And finally, the last phase is achieving the outcome or goal, which in this case is generating revenue.
What makes this triangle effective, however, is that it’s cyclical -- it doesn’t end at the outcome. Just like the previous phases, to make effective use of ABM analytics, the data from the Outcome phase must be used to impact the next phase. In this case, marketers need to use their revenue data to impact their future ABM execution.
In the well-known ABM fishing metaphor, this phase is the spear. These are the tools to execute ABM. How do you identify your targets? What personas within target accounts do you want to reach? And when you execute, how do you that you are reaching these people?
The metrics in this phase include click-through-rates (CTRs), conversion rates, net new contacts/accounts, etc. These are really high level indicators of downstream revenue. Because they are so high in the funnel, they are not very accurate proxies for revenue. There are still a ton of steps remaining to get to revenue at the bottom of the funnel.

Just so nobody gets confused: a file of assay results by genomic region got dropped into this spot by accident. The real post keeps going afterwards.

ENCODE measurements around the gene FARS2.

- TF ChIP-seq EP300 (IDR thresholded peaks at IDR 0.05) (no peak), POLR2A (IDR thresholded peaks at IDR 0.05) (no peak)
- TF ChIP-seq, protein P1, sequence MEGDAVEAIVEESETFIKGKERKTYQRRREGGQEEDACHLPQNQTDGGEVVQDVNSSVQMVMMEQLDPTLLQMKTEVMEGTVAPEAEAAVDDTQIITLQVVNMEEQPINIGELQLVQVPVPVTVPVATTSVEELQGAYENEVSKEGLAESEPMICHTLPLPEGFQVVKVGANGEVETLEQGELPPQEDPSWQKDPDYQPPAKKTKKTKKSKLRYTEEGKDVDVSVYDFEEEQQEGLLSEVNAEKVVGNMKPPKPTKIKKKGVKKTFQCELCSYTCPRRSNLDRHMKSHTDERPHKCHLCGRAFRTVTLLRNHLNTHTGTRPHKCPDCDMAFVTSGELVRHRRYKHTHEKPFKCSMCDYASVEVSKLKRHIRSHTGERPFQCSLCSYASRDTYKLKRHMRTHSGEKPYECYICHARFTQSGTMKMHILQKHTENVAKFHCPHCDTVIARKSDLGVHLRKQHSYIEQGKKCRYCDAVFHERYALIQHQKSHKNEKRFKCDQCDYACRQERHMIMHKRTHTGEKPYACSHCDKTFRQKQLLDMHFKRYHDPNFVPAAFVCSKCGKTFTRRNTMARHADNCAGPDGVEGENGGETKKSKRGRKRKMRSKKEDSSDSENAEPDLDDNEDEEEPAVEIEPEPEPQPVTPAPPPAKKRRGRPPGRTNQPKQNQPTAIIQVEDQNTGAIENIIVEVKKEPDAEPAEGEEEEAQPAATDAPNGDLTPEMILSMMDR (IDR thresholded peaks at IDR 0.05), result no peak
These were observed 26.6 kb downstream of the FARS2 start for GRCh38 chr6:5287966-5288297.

In the next phase, we will discuss indicators that are a bit lower in the funnel, and are more indicative of goal achievement.
Continuing the fishing metaphor, the Response phase is the fish finder. Once you know what you’re looking for and have the tools to engage, you need to go find them.
This phase contains the bulk of the key indicators. The deeper you get into the funnel - closer to revenue - the better the indicator is. For example, web visits are one of the highest indicators in the funnel. You get a lot of them, but they don’t mean very much because they are a poor indicator of downstream revenue. On the other hand, sales opportunities are a much more accurate indicator of revenue, but there is a much lower volume compared to web visits.